Give the Dust Bunnies in Your Box the Brush-Off

david.colker@latimes.com

Fingers sticking to the keyboard? Dust on the screen making it look like you're viewing Web sites through a fog?

Time for a serious computer cleaning.

"You can clean your computer on an ongoing basis by just dusting, either with a vacuum or feather duster," said Jeff Campbell, author of "Speed Cleaning" and founder of the Clean Team line of mail-order products.

"But once in a while, especially if you aren't doing the ongoing cleaning, you have to do something more thorough. It's like spring cleaning for your computer."

Campbell, whose methods are rooted in time-motion studies, starts at the top of the monitor with a cotton cloth and a heavy-duty liquid cleaner such as 409, Simple Green or his own company's Red Juice. But avoid spraying the cleaner directly onto the computer.

"You always spray the cloth, then apply it to the surface," he said.

But just wiping down the computer will have "unsatisfying" results, no matter how much pressure is applied.

"Most computers' surfaces have a matte surface with little ridges where the dirt can settle," Campbell said. "You have to use a little brush--a toothbrush is perfect--that goes into the finish to reach the dirt." When you're done with the little brush, just wipe the dirt it brought up away.

"It just takes a few minutes, but it makes all the difference in the world. Get that stuff out, and the computer will look like new," he said.

As for the monitor screen, Campbell simply wipes it with the cleaning cloth. "Unless you touch the screen, it doesn't really get dirty," he said. "It's just dusty, and that doesn't take much to clean."

If dirt has found its way into the corners of the screen or along the bottom where it meets the casing, you have to go for more stringent measures. "You get out that toothbrush again."

Campbell then moves on down to the base of the monitor. "It's something you hardly ever see or pay attention to," he said. "It often never gets attention, so there is probably a ton of dust down there. Even if you just wipe it, you'll be amazed at the amount of dirt that comes off on the cloth."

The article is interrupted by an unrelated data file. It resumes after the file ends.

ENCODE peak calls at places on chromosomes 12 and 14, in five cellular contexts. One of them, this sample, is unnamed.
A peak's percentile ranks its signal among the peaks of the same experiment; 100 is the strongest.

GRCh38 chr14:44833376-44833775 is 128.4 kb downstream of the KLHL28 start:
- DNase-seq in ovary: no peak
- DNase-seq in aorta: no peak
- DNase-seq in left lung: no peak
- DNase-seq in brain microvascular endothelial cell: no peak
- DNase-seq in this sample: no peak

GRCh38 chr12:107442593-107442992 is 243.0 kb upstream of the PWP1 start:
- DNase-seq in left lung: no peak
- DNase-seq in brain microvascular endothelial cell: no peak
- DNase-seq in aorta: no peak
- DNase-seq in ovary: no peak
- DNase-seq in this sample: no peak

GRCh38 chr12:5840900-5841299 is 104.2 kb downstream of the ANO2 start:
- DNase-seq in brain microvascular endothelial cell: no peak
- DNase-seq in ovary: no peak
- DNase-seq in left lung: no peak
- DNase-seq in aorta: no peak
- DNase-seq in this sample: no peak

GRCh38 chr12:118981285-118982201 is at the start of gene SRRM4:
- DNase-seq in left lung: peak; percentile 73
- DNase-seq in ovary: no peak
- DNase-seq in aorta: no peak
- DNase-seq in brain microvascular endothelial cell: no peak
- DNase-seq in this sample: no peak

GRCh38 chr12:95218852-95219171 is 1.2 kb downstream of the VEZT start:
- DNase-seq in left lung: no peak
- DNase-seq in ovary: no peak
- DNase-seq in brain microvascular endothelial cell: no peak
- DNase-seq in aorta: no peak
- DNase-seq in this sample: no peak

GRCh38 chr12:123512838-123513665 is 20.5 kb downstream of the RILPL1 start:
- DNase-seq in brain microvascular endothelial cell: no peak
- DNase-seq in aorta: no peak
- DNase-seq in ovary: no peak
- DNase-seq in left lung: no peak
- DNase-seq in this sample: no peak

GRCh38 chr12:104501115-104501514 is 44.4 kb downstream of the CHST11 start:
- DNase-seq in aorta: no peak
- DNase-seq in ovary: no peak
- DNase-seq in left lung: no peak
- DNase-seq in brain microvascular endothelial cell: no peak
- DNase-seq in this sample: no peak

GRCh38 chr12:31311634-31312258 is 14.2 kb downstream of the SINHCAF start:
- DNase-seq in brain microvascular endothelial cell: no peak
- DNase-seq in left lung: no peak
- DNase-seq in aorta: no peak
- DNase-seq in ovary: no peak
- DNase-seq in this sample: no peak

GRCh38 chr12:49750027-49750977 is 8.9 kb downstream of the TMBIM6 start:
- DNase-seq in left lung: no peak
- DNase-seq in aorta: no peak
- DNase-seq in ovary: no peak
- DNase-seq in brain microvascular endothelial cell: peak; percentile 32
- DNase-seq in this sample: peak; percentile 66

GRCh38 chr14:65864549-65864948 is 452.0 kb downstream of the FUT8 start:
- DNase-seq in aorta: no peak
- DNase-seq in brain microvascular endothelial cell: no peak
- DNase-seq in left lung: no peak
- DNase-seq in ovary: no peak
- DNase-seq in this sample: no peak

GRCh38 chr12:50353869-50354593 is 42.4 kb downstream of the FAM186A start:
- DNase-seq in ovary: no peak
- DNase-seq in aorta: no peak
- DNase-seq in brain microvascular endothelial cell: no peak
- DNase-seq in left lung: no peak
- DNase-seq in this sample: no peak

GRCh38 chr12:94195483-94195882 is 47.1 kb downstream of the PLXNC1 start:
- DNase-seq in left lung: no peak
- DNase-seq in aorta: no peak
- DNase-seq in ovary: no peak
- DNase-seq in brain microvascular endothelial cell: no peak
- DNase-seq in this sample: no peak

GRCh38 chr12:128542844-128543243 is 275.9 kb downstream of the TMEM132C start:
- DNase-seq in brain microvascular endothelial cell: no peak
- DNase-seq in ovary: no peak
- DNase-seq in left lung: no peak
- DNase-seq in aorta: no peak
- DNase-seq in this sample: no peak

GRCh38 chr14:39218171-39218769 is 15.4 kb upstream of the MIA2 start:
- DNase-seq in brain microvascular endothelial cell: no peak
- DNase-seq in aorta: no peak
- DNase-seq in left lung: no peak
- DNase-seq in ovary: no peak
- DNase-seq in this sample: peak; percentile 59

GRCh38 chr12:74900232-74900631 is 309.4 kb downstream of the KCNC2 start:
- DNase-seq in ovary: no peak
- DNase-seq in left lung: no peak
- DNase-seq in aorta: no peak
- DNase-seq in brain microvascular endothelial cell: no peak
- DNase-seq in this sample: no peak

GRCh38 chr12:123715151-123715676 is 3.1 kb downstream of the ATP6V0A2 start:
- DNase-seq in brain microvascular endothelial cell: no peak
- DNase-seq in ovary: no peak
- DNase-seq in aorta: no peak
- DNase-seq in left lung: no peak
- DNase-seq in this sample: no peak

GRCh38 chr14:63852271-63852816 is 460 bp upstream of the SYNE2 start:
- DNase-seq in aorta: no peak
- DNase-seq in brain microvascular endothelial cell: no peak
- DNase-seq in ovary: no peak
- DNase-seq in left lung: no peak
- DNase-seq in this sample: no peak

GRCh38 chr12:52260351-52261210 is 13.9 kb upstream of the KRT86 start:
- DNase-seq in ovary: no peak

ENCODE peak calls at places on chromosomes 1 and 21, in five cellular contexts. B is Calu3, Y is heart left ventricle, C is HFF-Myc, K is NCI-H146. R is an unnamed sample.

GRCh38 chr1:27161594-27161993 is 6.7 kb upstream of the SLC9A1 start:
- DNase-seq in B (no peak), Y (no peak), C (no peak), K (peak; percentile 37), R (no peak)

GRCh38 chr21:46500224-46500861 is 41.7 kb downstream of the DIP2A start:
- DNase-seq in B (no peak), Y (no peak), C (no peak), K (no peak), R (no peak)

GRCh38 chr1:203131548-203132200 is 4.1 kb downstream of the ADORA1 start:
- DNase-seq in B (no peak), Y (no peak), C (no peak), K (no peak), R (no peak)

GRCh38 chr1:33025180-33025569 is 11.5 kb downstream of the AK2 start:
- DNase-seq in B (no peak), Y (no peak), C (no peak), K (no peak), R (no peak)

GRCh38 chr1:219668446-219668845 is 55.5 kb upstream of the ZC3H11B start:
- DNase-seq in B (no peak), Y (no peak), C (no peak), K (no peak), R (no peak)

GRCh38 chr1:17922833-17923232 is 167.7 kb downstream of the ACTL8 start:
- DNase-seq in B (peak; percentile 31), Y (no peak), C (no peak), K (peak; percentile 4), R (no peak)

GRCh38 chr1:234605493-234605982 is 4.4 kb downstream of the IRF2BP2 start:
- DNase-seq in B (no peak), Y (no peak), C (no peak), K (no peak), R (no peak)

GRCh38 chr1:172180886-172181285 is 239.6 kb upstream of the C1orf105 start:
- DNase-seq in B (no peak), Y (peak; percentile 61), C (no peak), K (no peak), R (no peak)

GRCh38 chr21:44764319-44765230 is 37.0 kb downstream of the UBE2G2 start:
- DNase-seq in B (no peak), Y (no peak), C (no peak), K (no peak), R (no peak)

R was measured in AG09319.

The computer processor, whether it's attached to the monitor or separate, also gets the cloth and toothbrush treatment.

Next comes the keyboard, which Campbell considers the most important cleaning job on a computer. "Everything you do in cleaning a computer, for the most part, is cosmetic. It just makes it look a lot better, nicer to work with," he said.

"But cleaning the keyboard can actually help make it work better."

He starts by cleaning the top of the keys and other surfaces with the toothbrush and cloth. Then he goes for the sides of the keys.

"You spray the cloth with cleaner to get it fairly wet," he said. "Then you fold the cloth and run it between the rows of keys to get the dirt. The keys are a little staggered, up and down, but stay with it, refolding the cloth often and re-spraying when necessary."

For ongoing cleaning, you can simply dust the keyboard regularly or, better yet, blast it with compressed air available in a can.

But doing just the top of the keyboard is not enough for a true "spring cleaning," according to Campbell.

"The base of the keyboard is like the base of the monitor--no one looks at it," he said. "That's where you will find the heavy dirt."

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Times staff writer David Colker covers personal technology.

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